The International Quilt Festival is back after a long hiatus and I’m excited to get the chance to get back out on the road and chat with quilters and sewists in-person again. (I’ll be teaching the Ellie Elephant–join me?) Because the event inside and the coronavirus has done a doozy on Texas over the last couple months, they are instituting a mask mandate. I’ve been using my masks for a while now, so I figured this was just the excuse I needed to make a few new ones.
I came up with this pattern about a year ago, incorporating the different features of other masks that I appreciated. Since I’ll be wearing it lots, I wanted it to fit comfortably over my nose, scooping down below my eyes and fitting snug around the chin. Since it works so well for me, I figured I might as well share it!
Supplies: 8″ x 13″ piece of quilting cotton 8″ x 13″ piece of batik fabric 8″ x 13″ piece of non-fusible interfacing or additional quilting cotton layer, optional nose wire, optional 20″ – 26″ elastic rubber elastic grips, optional Crinkle Dreams 3-D mask pattern [click to download]
Iron fabrics, then fold in half with fold down 8″ length.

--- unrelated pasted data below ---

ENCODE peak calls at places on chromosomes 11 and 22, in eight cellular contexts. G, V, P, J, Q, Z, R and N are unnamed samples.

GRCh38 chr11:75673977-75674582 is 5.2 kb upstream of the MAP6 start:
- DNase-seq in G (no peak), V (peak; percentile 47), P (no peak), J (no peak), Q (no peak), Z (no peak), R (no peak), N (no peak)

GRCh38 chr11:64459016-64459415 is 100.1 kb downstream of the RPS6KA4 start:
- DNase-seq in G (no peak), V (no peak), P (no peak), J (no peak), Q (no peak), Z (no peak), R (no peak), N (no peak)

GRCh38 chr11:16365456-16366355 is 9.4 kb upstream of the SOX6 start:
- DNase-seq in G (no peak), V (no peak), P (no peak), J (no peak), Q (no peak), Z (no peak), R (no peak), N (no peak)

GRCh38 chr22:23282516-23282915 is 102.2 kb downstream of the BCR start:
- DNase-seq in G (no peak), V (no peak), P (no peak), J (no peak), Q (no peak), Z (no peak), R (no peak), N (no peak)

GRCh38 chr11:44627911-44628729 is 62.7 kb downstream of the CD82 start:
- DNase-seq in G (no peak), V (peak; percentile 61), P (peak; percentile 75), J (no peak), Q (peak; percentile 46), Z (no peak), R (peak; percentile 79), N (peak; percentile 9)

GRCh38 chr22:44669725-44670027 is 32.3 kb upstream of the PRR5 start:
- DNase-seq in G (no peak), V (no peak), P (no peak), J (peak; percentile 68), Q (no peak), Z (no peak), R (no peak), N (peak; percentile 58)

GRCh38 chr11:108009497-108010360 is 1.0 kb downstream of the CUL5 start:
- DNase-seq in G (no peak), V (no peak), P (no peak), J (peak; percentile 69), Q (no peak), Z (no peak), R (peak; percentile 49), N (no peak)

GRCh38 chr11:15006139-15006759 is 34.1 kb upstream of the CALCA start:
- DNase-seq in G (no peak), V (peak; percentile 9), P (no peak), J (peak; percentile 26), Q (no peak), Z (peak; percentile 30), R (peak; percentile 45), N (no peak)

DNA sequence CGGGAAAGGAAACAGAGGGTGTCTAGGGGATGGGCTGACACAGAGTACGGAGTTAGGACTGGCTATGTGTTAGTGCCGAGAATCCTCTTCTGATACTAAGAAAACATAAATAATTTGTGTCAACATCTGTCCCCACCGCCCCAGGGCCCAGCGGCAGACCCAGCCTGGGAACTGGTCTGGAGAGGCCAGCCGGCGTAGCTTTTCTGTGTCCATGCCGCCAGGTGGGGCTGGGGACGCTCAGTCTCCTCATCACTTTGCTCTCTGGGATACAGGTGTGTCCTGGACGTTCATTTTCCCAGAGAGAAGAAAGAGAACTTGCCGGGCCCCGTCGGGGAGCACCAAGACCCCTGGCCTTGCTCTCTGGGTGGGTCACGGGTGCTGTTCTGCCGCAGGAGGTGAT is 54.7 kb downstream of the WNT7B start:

Trace around pattern and cut out with rotary cutter or scissors.
Trim interfacing/additional layer to cut-line, if using.
Press interfacing to batik fabric. Fold as one and pin chin dart.
Sew chin dart with a 1/4″ seam allowance tapering at chin; backstitch.
Repeat with quilting cotton exterior chin dart.
Pin lining combo and exterior together along top edge, right sides together.
Sew with a 1/4″ seam allowance, backstitching at point and valleys to secure.
Clip off seam allowance at points and clip to seam on valleys, being extra careful to not cut any stitching.
Turn inside out and use a point turner to push points out as much as possible.
Top stitch about 1/8″ from seam edge.
If desired, add channel for nose wire, by topstitching about 1/2″ away from seam edge centering the 4″ channel along the middle point.
Bring bottom edge up to meet, right sides together. Pin a few times to nest the chin darts and sew with 1/4″ seam allowance.
Turn inside out through side opening.
If using, insert nose wire though side opening and topstitch ends closed.
Mark fold line and press. Stitch with a 1/8″ seam allowance, making a tiny pleat across entire top of mask.
Fold sides over 1″ then in half to create a 1/2″ channel for the elastic.
Pin and sew close to folded edge.
Using a bodkin or safety pin feed elastic through the channels.
If using over the ear loops, cut two 10″ lengths of elastic. Feed one through each channel and knot, then hide knot in channel. Attach rubber elastic grips, if using to tighten.